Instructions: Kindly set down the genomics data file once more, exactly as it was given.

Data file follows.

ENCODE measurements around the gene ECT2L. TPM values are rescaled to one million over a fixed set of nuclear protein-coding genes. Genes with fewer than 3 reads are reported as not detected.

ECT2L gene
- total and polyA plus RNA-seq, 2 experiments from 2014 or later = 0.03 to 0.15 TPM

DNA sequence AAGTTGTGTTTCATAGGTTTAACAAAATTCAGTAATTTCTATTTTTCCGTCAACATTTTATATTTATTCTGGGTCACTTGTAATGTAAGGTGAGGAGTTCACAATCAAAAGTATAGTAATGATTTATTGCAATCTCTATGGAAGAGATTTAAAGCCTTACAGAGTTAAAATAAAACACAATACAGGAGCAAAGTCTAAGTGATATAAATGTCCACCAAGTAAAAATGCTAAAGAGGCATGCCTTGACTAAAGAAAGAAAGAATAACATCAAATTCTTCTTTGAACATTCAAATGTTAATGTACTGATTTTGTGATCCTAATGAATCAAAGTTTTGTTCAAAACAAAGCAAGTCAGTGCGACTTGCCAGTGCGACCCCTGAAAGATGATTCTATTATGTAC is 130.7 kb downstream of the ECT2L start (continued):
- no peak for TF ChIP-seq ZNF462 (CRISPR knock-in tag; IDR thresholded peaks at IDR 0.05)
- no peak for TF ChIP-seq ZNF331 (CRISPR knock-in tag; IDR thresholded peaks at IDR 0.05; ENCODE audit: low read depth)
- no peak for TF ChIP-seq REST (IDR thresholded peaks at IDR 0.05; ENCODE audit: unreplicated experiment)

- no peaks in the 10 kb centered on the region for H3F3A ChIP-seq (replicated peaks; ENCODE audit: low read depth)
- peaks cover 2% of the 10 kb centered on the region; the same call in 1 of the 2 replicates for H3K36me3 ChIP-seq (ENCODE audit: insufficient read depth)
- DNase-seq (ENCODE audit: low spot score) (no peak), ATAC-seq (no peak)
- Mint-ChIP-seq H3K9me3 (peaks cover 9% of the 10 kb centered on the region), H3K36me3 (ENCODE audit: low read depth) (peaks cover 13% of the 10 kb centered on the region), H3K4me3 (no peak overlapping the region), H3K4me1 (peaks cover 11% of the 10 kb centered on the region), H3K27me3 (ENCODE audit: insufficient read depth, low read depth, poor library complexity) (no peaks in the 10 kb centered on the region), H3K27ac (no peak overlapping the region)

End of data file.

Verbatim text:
ENCODE measurements around the gene ECT2L. TPM values are rescaled to one million over a fixed set of nuclear protein-coding genes. Genes with fewer than 3 reads are reported as not detected.

ECT2L gene
- total and polyA plus RNA-seq, 2 experiments from 2014 or later = 0.03 to 0.15 TPM

DNA sequence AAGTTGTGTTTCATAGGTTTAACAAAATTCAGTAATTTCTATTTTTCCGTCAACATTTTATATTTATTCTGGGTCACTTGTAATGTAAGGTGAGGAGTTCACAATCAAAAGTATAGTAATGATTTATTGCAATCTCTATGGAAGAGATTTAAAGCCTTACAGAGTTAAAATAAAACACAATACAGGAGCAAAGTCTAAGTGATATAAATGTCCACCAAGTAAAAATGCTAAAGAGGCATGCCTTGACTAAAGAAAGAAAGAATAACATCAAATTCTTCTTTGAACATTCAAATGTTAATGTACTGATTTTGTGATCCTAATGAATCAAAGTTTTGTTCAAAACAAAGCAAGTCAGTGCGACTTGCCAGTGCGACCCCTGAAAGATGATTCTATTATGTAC is 130.7 kb downstream of the ECT2L start (continued):
- no peak for TF ChIP-seq ZNF462 (CRISPR knock-in tag; IDR thresholded peaks at IDR 0.05)
- no peak for TF ChIP-seq ZNF331 (CRISPR knock-in tag; IDR thresholded peaks at IDR 0.05; ENCODE audit: low read depth)
- no peak for TF ChIP-seq REST (IDR thresholded peaks at IDR 0.05; ENCODE audit: unreplicated experiment)

- no peaks in the 10 kb centered on the region for H3F3A ChIP-seq (replicated peaks; ENCODE audit: low read depth)
- peaks cover 2% of the 10 kb centered on the region; the same call in 1 of the 2 replicates for H3K36me3 ChIP-seq (ENCODE audit: insufficient read depth)
- DNase-seq (ENCODE audit: low spot score) (no peak), ATAC-seq (no peak)
- Mint-ChIP-seq H3K9me3 (peaks cover 9% of the 10 kb centered on the region), H3K36me3 (ENCODE audit: low read depth) (peaks cover 13% of the 10 kb centered on the region), H3K4me3 (no peak overlapping the region), H3K4me1 (peaks cover 11% of the 10 kb centered on the region), H3K27me3 (ENCODE audit: insufficient read depth, low read depth, poor library complexity) (no peaks in the 10 kb centered on the region), H3K27ac (no peak overlapping the region)